Levey also shines when recounting the arcane doings of Israeli security operatives as they dealt with his clearance for work. Revealing are the two courses he takes from a private firm associated with Israel's defence ministry, which offers instruction in areas such as "combat firearms" and "defensive driving."

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"This last course offered training in shooting at someone who was chasing you while you were driving, not in avoiding skidding out on ice, which is how I remembered defensive driving classes in Canada," Levey writes.

Less hilarious for Canadian Jewish readers is when Levey's Israeli bosses take him to a briefing with Canada's UN diplomats. The Canadians, understandably, cannot figure out what a fellow citizen with no Israeli passport is doing on the other side of the table. Unfortunately, the reader can't quite figure this out either, because Levey never completely explains his motives. Nor does he offer many insights into the politics and culture to which he has temporarily attached himself.

Levey tells us at the outset that he bears "no grudge" against the Palestinians and believes they should have a state. Later, he was stunned by Israel's extra-judicial killing of Hamas leader Abdel Aziz Rantisi. And he supported Sharon's withdrawal of Israelis from Gaza.

These personal views make up but a few paragraphs in the 260 pages, and don't fully explain why Levey chose to be a spin-doctor for a country whose language he barely speaks.

The comedic narrative seems to suggest that the haphazard, disorganized manner in which the Israeli agencies conduct themselves points to why the country is in such a mess. One could easily argue the opposite: that being forced to lurch from crisis to crisis is what forged the haphazard, improvised nature of Israeli politics and diplomacy in the first place.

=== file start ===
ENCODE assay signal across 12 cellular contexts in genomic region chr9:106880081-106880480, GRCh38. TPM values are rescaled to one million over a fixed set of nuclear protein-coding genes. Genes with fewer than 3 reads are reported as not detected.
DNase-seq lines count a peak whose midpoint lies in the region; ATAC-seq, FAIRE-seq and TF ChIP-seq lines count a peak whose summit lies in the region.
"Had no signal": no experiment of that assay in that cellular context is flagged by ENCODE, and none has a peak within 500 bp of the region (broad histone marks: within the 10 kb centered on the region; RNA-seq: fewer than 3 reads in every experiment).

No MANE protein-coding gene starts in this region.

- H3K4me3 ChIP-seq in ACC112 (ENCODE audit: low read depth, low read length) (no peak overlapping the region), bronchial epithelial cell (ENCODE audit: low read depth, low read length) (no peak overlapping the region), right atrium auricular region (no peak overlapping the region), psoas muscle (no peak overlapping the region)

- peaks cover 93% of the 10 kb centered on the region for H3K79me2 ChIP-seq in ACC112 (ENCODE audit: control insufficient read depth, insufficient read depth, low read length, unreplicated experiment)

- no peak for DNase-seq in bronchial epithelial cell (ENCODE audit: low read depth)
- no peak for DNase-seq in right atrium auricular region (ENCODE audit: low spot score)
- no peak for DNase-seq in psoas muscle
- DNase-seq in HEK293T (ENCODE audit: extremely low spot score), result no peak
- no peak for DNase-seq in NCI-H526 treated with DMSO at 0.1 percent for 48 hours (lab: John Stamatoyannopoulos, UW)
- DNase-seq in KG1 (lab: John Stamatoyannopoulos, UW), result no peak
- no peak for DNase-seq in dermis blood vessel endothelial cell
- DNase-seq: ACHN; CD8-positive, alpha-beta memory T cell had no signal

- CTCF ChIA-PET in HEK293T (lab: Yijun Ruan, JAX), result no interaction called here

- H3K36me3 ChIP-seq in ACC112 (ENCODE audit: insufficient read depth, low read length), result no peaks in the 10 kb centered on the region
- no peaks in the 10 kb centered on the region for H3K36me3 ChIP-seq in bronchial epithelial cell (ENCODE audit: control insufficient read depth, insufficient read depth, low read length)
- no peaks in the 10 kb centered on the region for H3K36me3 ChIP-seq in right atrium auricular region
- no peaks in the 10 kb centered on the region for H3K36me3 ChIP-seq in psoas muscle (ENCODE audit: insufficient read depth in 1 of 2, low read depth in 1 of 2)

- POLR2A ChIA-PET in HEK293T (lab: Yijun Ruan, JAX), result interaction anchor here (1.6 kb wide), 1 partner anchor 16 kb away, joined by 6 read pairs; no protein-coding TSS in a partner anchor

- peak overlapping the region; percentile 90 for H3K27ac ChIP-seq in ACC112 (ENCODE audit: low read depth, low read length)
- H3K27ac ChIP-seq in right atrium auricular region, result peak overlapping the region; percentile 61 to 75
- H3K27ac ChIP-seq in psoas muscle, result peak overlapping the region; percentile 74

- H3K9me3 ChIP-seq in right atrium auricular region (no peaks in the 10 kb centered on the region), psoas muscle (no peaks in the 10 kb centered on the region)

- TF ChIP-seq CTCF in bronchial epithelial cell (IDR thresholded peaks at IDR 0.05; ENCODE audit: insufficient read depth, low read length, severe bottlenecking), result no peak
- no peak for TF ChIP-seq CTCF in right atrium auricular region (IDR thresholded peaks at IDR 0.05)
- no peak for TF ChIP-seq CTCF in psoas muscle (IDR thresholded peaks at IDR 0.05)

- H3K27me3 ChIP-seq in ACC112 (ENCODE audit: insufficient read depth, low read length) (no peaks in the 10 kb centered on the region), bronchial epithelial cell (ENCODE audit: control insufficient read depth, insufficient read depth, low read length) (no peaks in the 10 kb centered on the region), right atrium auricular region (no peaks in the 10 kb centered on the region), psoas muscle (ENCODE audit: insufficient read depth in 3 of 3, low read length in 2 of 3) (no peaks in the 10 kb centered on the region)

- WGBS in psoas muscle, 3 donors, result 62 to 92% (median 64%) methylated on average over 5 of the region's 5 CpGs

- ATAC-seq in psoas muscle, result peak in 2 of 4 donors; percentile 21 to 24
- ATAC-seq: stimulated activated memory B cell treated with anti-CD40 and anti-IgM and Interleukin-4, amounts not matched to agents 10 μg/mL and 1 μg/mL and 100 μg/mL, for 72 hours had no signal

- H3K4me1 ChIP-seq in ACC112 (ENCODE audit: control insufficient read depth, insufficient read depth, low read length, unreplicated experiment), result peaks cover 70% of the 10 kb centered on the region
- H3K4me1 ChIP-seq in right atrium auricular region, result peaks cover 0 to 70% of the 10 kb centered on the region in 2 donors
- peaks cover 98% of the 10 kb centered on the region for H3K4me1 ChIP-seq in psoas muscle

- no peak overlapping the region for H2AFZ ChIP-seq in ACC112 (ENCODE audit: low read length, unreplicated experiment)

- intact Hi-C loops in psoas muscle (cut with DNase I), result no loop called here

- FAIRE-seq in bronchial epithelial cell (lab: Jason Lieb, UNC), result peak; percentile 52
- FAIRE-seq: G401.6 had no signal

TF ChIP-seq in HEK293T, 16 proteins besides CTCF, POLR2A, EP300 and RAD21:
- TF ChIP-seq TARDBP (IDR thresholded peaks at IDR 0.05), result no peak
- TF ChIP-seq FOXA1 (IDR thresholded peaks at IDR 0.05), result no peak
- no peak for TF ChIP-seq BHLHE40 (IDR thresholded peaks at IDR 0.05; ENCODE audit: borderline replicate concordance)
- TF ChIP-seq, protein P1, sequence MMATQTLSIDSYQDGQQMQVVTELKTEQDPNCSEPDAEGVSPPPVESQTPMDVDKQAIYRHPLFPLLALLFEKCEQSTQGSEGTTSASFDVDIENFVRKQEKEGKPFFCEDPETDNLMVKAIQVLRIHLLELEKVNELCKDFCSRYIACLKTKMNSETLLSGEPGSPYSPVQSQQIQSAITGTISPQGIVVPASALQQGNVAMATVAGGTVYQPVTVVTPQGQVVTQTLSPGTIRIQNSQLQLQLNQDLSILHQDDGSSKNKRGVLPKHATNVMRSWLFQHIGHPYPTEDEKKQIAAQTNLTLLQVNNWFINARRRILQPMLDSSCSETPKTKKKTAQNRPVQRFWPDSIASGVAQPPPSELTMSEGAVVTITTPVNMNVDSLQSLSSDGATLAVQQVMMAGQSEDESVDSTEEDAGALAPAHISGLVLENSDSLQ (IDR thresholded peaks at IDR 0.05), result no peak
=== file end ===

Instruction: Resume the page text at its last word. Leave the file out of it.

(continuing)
In short, the book is more about Levey than it is about Israel. And yet the main character is hardly more sympathetic than those he is parodying. Once in Israel, he turns from naive to cynical, entertaining himself by slipping references from the Seinfeld television sitcom into official speeches.

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The humour eventually wears thin, and the final chapters degenerate into the kind of expat rant against annoying locals that one hears at dinner parties in Tel Aviv, Berlin and Beijing.

Ultimately, Levey decides to leave the government and leave the country. But it is a decision that seems motivated more by loud-mouthed taxi drivers and poor road manners than by a crisis of conscience.

Levey is both smart and funny. Still, by the book's close, I felt sadness for a writer who seemed to gain little from his Zionist adventure beyond the realization that, compared to living and working in the pressure cooker that is Israel, it is indeed sweet to be Canadian.

Surely, we already knew that.

Nomi Morris is a former Middle East correspondent for Knight Ridder Newspapers.